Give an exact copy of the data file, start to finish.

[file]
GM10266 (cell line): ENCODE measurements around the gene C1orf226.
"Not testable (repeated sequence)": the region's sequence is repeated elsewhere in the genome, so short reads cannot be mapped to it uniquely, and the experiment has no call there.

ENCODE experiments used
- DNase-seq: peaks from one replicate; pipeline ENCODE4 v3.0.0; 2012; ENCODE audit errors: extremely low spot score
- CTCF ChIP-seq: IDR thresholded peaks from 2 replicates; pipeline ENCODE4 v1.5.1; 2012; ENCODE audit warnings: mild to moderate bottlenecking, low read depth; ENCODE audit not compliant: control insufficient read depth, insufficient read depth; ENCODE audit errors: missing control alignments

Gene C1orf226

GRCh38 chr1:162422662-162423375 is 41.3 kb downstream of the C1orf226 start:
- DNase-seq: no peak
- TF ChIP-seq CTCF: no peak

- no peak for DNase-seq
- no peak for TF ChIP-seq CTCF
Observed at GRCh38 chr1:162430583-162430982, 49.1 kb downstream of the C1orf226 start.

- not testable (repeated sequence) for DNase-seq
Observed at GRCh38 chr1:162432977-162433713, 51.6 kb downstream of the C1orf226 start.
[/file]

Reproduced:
GM10266 (cell line): ENCODE measurements around the gene C1orf226.
"Not testable (repeated sequence)": the region's sequence is repeated elsewhere in the genome, so short reads cannot be mapped to it uniquely, and the experiment has no call there.

ENCODE experiments used
- DNase-seq: peaks from one replicate; pipeline ENCODE4 v3.0.0; 2012; ENCODE audit errors: extremely low spot score
- CTCF ChIP-seq: IDR thresholded peaks from 2 replicates; pipeline ENCODE4 v1.5.1; 2012; ENCODE audit warnings: mild to moderate bottlenecking, low read depth; ENCODE audit not compliant: control insufficient read depth, insufficient read depth; ENCODE audit errors: missing control alignments

Gene C1orf226

GRCh38 chr1:162422662-162423375 is 41.3 kb downstream of the C1orf226 start:
- DNase-seq: no peak
- TF ChIP-seq CTCF: no peak

- no peak for DNase-seq
- no peak for TF ChIP-seq CTCF
Observed at GRCh38 chr1:162430583-162430982, 49.1 kb downstream of the C1orf226 start.

- not testable (repeated sequence) for DNase-seq
Observed at GRCh38 chr1:162432977-162433713, 51.6 kb downstream of the C1orf226 start.